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Annual Junior Cypress Cattle Drive and Rodeo takes place in Big Cypress

By Naji Tobias

BIG CYPRESS — Cowboys and ranchers mounted their horses and steered more than 200 cows across the Big Cypress Reservation last month on an 8-mile journey for the 16th annual Junior Cypress Cattle Drive.

The March 17 event featured cattle from the Immokalee Reservation’s Seminole Ranch, as well as wagons, buggies, swamp buggies and mules. The Big Cypress Tribal Council and Board offices sponsored the drive.

This year’s honorary trail boss was the late Willie Frank, a Tribal pioneer and grandfather of Big Cypress Board Rep. Joe Frank. Willie was a longtime elected official who developed much of the BC land from what used to be tomato fields and – before that – underwater swamplands.

“There used to be Brahman cattle on the land here,” said former Chairman Mitchell Cypress, nephew of the late Junior Cypress. “We had to fight the government and the diseases that would harm the cattle. But Willie Frank and Junior Cypress found a way to form a cattle program out of it.”

Big Cypress Tribal senior Moses Jumper Jr. kicked off the cattle drive as the trail official.

Jumper – a cattleman who raises Cracker horses in Big Cypress – helped form the Junior Cypress Cattle Drive in 1997.

Jumper said that he, Paul Bowers Sr. and Richard Bowers Jr. took their inspiration from the Florida Cattle Drive that took place in the ‘90s, re-enacting the old cattle drives that happened in northern and central Florida years ago.

“We got together one day and said, ‘Hey, we’ve got a great history of cattle and horses,’” Jumper said. “A lot of people don’t understand the significance of the cattle and horses that play a part in our Tribal history and tradition.”

Natives often bartered cattle with immigrants, and they traded cattle with Spaniards as far back as the 1600s, he said.

“Raising cattle is one of the first businesses that the Tribe got into,” he said. “Back when I was growing up, my dad, my grandfather and my relatives would go back into these areas here and hunt the cattle.”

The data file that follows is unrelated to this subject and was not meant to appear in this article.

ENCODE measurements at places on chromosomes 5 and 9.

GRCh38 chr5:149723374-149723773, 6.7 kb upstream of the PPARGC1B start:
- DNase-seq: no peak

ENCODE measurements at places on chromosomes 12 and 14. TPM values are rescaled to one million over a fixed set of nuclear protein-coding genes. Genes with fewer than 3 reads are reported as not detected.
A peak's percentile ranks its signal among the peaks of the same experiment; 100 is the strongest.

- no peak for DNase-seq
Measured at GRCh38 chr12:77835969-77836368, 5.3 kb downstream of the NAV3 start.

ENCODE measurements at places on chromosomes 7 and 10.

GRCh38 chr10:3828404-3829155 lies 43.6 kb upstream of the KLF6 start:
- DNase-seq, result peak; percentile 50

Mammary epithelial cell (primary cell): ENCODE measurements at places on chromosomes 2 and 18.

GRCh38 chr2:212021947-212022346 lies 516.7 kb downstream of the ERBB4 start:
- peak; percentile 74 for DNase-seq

The Big Cypress Reservation contains more than 55,000 acres of land, with approximately 75 percent of it located in the Everglades, Jumper said. The reservation goes as far south as the Everglades National Park, a federal landmark more than one hour west of Big Cypress, where Jumper said his people used to hunt for cattle.

“We used to have cattle round-ups on the reservation,” Jumper said. “We went as far as we could to hunt them down.”

Cattle drive participants learn Tribal history at midpoint.

Rep. Frank introduced several Tribal members and leaders at the cattle drive’s midpoint, where they addressed the crowd at Big Cypress Tribal senior Mary Jene Koenes’ pasture.

For Big Cypress Tribal senior Esther Buster, it was an emotional day.

“I’m glad that y’all all came out,” Buster said, as she tried to fight back tears. “It’s kind of hard for me right now…We dedicate this cattle drive to the one that passed away, Roger Smith from Brighton.” Buster is the daughter of the late Junior Cypress and the late Ida Frank Cypress.

Tribal President Tony Sanchez Jr. recognized the hard work of the event organizers and said he felt honored to attend an event honoring those who have played a significant role with the Seminole Tribe.

Immokalee Board Liaison Dorothy Yzaguirre, who participated in the cattle drive for the first time, was instrumental in helping the Immokalee Seminole Ranch provide steer and cattle for the event.

“It’s quite an experience,” said Liaison Yzaguirre. “I don’t think I’ve ever taken part in anything like this before.”

Carol Cypress, aunt of Rep. Frank, has quite a family history with cattle. Her father, Willie Frank, worked with cows until he was in his 80s, when Rep. Frank took over. Cypress’ sisters, Ethel and Nancy, also helped with the cows, while she preferred cooking for the cowboys.

“One of things [my father] used to talk about was that it was easy to take care of the cattle,” she said. “We had no trouble from the outside world back then, but he told me it was going to get harder to own cows. We’re not in our own little world anymore, so I think it’s harder for us to own cows now.”

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